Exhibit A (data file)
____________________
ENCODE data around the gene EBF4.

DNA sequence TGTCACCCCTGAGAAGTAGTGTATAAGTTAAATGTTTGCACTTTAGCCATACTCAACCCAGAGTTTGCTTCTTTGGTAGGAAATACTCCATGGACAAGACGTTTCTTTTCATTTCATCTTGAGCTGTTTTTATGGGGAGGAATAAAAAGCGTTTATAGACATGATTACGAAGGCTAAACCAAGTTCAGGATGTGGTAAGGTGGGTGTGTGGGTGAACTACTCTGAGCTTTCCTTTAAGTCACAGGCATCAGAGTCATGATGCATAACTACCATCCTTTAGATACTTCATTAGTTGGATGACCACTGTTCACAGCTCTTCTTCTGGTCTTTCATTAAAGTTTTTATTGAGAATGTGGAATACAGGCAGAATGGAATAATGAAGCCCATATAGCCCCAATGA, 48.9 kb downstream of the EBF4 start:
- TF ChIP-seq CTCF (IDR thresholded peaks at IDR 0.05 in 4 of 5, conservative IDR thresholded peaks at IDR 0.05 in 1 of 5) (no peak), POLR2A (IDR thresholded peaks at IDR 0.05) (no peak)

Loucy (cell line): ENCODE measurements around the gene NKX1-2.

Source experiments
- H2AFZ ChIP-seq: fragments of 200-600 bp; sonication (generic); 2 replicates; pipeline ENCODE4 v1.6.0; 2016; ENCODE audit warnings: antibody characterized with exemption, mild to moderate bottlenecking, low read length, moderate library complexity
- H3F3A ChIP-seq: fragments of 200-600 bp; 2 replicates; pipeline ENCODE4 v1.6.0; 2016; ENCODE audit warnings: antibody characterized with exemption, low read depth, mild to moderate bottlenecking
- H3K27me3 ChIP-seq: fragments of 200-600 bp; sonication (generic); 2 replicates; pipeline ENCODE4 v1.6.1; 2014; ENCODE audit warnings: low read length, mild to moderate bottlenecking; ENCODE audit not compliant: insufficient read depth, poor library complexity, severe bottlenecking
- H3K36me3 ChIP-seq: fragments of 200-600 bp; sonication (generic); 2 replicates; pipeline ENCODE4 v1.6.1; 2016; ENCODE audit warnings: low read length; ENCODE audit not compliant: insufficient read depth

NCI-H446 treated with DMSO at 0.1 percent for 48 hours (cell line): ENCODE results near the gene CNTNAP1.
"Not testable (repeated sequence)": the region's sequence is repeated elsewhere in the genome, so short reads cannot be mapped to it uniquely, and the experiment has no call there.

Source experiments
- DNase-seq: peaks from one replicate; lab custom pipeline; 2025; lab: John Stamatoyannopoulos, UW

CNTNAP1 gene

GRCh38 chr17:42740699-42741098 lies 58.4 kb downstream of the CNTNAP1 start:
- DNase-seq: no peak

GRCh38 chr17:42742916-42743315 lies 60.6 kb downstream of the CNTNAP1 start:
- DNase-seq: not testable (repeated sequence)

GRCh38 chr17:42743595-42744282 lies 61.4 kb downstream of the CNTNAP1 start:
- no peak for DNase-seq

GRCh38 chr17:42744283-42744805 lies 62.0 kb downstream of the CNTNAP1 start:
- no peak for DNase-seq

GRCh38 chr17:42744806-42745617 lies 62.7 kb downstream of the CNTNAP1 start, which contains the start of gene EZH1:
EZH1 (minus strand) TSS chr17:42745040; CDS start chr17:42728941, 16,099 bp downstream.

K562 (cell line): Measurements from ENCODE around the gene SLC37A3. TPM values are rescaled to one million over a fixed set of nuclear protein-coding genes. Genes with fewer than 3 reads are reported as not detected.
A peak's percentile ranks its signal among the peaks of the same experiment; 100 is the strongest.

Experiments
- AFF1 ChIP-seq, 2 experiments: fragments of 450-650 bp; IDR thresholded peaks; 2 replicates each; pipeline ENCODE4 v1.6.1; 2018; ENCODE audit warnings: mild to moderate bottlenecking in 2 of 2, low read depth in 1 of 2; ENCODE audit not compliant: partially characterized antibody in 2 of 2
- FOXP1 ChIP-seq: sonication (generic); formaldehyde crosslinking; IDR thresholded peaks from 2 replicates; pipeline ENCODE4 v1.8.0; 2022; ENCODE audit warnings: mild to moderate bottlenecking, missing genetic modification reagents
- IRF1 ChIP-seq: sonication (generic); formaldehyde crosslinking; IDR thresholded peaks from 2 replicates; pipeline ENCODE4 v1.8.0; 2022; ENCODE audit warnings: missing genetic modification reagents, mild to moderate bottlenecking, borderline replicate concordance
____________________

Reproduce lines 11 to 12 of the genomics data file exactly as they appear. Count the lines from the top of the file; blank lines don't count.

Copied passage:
"Not testable (repeated sequence)": the region's sequence is repeated elsewhere in the genome, so short reads cannot be mapped to it uniquely, and the experiment has no call there.

Source experiments